Considering the following information:

The more fat stores available, the longer a person can typically survive during starvation. Once the fat stores have been completely metabolized, the body then reverts back to muscle breakdown for energy, since it’s the only remaining fuel source in the body. - https://www.healthline.com/health/food-nutrition/how-long-can-you-live-without-food.

Pure fat has a very high energy content, or about 9 calories per gram. - https://www.healthline.com/nutrition/calories-in-a-pound-of-fat.

As a general rule, people need a minimum of 1,200 calories daily to stay healthy. - https://www.everydayhealth.com/weight/can-more-calories-equal-more-weight-loss.aspx.

Would a person with higher body fat survive longer without food compared to someone with a healthy weight, considering there is sufficient access to water. Could the body fat also theoretically be used to determine the weight loss rate of roughly 134grams (about 1,200 calories) per day considering minimal but consistent activity, normal functioning of organs and consistent water intake and secretion. Is my assumption correct that if there is sufficient excess body fat, and water and the person is overall healthy that it's more likely to die from a lack of nutrients such as vitamins and minerals than from lack of food?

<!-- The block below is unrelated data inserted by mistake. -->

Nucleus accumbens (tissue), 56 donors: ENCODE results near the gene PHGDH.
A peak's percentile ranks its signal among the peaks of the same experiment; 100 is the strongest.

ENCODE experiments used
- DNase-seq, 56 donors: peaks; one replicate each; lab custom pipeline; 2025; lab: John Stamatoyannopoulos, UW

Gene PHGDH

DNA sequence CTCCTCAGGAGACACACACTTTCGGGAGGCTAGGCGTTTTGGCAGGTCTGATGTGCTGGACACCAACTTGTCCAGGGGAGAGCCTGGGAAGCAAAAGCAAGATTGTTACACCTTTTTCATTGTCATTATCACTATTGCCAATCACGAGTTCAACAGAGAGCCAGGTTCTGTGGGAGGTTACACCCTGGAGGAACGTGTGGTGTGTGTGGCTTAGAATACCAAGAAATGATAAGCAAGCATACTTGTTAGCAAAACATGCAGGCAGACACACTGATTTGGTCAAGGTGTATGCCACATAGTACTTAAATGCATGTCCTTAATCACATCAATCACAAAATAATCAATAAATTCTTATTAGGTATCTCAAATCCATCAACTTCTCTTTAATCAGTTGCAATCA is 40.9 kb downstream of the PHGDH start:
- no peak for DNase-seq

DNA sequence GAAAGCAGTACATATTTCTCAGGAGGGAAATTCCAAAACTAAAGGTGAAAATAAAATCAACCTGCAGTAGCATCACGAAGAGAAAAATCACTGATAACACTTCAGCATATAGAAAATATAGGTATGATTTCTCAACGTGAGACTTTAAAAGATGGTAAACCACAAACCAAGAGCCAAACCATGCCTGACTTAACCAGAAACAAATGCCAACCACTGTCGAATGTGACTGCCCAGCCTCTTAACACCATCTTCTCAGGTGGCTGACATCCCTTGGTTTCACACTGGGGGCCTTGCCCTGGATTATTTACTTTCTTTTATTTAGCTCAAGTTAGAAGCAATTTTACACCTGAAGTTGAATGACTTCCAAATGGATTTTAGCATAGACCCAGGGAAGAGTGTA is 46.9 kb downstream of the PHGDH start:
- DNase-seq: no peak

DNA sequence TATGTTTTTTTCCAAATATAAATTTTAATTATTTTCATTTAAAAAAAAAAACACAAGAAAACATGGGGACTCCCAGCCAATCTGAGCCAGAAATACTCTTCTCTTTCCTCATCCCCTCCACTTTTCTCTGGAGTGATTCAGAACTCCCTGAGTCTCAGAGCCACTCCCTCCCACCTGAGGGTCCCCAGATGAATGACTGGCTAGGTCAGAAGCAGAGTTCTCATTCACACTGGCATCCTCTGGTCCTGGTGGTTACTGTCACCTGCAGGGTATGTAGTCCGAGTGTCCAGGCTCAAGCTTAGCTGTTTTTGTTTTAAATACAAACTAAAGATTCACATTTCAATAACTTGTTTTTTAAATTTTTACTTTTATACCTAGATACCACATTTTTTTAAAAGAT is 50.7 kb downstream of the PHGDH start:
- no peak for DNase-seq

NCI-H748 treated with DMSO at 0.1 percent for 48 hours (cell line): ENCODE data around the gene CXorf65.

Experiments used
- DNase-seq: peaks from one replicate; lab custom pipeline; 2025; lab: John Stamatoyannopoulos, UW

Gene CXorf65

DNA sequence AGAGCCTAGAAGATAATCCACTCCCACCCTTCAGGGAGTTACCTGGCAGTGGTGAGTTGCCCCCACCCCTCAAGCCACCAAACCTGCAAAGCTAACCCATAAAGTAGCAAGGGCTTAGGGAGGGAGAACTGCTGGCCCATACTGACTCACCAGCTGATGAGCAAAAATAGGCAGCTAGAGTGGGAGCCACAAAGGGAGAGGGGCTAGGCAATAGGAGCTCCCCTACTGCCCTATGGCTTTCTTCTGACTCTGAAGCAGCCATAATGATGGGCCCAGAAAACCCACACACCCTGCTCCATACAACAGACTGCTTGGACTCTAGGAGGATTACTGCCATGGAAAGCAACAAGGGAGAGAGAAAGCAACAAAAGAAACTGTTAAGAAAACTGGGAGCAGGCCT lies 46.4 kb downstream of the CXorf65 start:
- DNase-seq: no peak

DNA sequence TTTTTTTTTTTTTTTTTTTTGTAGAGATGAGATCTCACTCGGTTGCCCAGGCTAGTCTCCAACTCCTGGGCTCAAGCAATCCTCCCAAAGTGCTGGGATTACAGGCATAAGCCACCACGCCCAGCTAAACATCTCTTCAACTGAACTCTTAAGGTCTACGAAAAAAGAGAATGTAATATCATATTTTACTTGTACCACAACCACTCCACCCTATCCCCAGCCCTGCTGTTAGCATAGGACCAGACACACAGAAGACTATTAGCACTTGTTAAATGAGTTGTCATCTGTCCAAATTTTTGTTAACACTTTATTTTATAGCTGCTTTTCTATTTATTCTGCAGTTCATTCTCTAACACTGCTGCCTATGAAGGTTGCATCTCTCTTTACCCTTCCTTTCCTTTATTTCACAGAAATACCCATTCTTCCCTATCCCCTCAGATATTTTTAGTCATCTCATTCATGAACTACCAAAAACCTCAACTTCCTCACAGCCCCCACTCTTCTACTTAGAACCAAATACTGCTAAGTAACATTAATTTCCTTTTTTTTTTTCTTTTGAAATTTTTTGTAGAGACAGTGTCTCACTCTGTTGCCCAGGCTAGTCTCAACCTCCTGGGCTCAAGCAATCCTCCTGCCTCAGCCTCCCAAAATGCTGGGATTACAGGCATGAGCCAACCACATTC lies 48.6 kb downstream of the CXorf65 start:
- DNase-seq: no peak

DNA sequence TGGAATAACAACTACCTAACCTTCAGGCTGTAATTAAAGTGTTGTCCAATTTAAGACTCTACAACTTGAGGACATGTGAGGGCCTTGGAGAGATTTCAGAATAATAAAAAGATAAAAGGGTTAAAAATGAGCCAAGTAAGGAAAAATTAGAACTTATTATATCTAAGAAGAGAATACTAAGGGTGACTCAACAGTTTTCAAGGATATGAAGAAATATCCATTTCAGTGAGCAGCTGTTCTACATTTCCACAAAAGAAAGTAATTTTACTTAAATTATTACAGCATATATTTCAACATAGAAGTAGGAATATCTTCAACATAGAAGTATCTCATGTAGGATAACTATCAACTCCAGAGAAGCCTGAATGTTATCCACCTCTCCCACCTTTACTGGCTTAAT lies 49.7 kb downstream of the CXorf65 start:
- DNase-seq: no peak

Would it be possible to roughly calculate the starvation rate (days) based on fat percentage? Also, side-question: Where would the body get nutrients such as vitamins? Are for example the fat-soluble vitamins A, D, E, and K stored and accessible from the stored body fat?

1 Answer 1


Scientific studies of individuals who have died of starvation are thankfully uncommon. However, an analysis of the literature published in 2001 provides evidence of a sort of "minimum BMI" required to sustain human life.

A BMI below 13 in males and 11 in females may be the lowest limit compatible with life.

In that regard, all other things being equal, it would seem that someone who starts at a higher BMI would take longer to reach that threshold. However:

The loss of bodyweight represents the utilization of body tissues as an energy source. However, the relationship between energy deficit and weight loss is not a simple one. Several factors, such as degree of adiposity, level of hydration, [and] sex of the individual... influence weight loss.

While there are starting and ending weights and fast durations presented in the paper that could theoretically calculate the rate of loss, individual factors are likely to make such calculations of minimal utility.

Another study describes complications which may result in death unrelated to lack of energy:

Of the five individuals monitored closely, one developed symptomatic hypokalaemia, which eventually needed intravenous rectification. This individual went on to develop acute Werneke’s encephalopathy.

Dysregulated thyroid hormone metabolism is also mentioned. Overall, among individuals with starting higher BMI, they are likely to experience significant electrolyte disturbances with only access to plain water. These may result in death sooner (potentially by fatal arrhythmia), though vitamins are also clearly an issue.

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